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Sunday, June 29, 2008

Going down memory lane with Greg Chappell

Two incidents that happened last week made me go back to 2006 when Greg Chappell was first inducted as the coach of Indian cricket team. The first one was the Best Batsman for ODI (at the Asian Cricket Awards) awarded to Sourav Ganguly. The second, more significant impact, was that of Suresh Raina's hat-trick of great scores (including two centuries). Looking back at the turn of events after he was appointed as coach of the Indian cricket team, one can see how early in his times was Greg Chappell during his short stint.

Less than a week before he took charge of the national team, Greg Chappell warned India's senior cricketers against complacency, saying that certain aspects of the coaching regimen would be non-negotiable. Chappell stressed the need for discipline and unity of purpose. His views on captaincy were pretty strong. He believed that one should pick the best team, and then pick the best person to captain it. If the man is charge is not the best man, then someone else should get it. He felt that Sourav Ganguly was not performing well in his capacity of batsman and a rest from captaincy would do good for him. The results of Sourav once he made his comeback after being dropped, was enough to justify Greg's statements. Statistics show that he was the best batsman in Asia, not only India, in the last year.

On whether Sachin Tendulkar's injury bothered him - It's an opportunity for someone else, and who knows, you might just unearth the next Indian cricketing champion. In that sense, it could be a blessing in disguise. There have been multiple instances in the last few years when the legend has been laid low by injury - and what happened - India was able to identify players like Rohit Sharma, Suresh Raina (in his new avatar) who had ample potential to play for the national colours.

Greg also believed that a coach was expected to provide an environment where they become the best players that they can be. He wanted the Indian followers to get away from this notion that one individual can come along, wave a magic wand and turn a bunch of ugly ducklings into graceful swans. It would obviously take 1-2 years to identify a core nucleus and another one year before they start performing well consistently. But, the expectations increased, based on some initial results - this proved to be the bane of Greg's tenure, especially when the Indians bowed out of the World Cup in the first round itself.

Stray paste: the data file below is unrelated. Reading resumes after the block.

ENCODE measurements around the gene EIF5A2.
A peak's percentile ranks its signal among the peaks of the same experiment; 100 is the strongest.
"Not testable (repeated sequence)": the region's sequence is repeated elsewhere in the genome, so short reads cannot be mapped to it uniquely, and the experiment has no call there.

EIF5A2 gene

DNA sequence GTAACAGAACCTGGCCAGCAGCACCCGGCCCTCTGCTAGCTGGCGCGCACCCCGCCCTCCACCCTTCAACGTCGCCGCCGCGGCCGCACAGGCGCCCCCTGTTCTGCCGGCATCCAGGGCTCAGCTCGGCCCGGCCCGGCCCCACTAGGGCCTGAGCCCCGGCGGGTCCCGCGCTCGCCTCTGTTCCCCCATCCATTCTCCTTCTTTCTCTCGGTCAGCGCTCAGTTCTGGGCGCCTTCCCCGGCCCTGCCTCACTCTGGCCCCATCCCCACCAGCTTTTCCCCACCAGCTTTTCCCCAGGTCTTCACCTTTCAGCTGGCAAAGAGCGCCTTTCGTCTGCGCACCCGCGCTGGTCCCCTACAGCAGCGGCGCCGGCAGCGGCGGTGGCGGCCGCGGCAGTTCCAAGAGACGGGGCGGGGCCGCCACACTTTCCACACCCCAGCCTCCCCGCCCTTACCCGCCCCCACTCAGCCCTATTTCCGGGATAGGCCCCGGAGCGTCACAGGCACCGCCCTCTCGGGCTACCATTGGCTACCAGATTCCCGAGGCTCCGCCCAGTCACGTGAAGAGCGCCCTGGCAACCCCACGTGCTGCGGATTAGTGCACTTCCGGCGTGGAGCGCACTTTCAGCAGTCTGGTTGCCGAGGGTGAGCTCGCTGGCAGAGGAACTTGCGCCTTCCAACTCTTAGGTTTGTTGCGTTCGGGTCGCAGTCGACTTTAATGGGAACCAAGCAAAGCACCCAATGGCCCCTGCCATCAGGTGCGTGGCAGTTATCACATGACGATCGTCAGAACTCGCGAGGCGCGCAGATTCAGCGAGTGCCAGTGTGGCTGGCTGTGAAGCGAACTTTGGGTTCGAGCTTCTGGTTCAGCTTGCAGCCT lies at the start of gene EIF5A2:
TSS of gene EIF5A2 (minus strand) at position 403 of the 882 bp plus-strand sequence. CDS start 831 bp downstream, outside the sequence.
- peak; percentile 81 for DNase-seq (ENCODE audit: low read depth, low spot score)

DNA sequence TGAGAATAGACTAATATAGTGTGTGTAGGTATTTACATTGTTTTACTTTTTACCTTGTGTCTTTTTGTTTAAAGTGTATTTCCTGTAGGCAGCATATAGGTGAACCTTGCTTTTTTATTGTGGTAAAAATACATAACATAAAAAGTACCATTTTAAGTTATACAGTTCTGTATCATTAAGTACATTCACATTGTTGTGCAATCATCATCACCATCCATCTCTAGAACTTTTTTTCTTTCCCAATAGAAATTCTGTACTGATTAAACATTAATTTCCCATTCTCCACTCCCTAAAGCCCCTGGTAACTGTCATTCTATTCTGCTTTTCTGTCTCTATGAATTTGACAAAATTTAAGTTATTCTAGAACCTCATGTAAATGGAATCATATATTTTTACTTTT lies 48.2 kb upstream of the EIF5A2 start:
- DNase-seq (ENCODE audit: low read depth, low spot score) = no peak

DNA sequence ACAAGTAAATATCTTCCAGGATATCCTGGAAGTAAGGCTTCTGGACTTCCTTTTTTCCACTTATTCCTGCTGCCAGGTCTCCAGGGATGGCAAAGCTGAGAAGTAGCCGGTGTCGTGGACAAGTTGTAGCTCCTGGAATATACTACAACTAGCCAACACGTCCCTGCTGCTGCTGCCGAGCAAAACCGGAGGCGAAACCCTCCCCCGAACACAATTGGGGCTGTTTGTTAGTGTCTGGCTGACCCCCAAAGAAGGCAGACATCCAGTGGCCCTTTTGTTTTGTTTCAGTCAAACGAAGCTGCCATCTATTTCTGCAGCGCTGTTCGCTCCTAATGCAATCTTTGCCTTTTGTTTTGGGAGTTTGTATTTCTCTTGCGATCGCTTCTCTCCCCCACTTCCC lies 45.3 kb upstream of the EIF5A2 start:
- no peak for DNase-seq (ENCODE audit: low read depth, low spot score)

Greg Chappell was also instrumental in the thinking of "try something different" - tactics like batting in different positions, bowling at different times in the innings, and field in different positions. Obviously, it met with hurdles with the senior batsmen - especially Sourav and Sachin. They had done the best while opening the batting and they did not like the idea of changing the order.

Greg viewed the likes of Suresh Raina and Piyush Chawla as having the potential to do something great for India. The exodus of big-name players, including Chappell, nearly crippled Australian cricket in the early '80s, and he often spoke of the need to avoid something of that nature happening to the Indian team. Today, the performances of these 2 players are there for all to see. Obviously, they are not the finished products as yet - but, given opportunities and provided they keep their head on their shoulders, they should be the next generation legends.

Chappell said Dhoni, when fully mature, could be India's answer to the Australian finisher Michael Bevan. He recognized Dhoni very early in his career as the Indian coach. Today, MS is the best batsman in the Indian side, combining flair and execution when required. There is no more intelligent batsman in the cricketing circles than him. He has had his share of failures but that will only ensure that he learns quickly from these failures.

Irfan Pathan was also recognized as a very important member of the one-day team and even the Test team because of the balance of the side. Greg was confident that Irfan would learn from both the ups and downs in his career. The comeback over the last one year has shown how Irfan has grown in stature after he was dropped.

Ten years down the lane, if one looks back at the Indian cricketing history, one might be tempted to call Greg Chappell's period as the Indian cricket coach as a failure. That would only be an attempt by someone who does not understand how the actions he initiated during his stint would pay back in the next few years.
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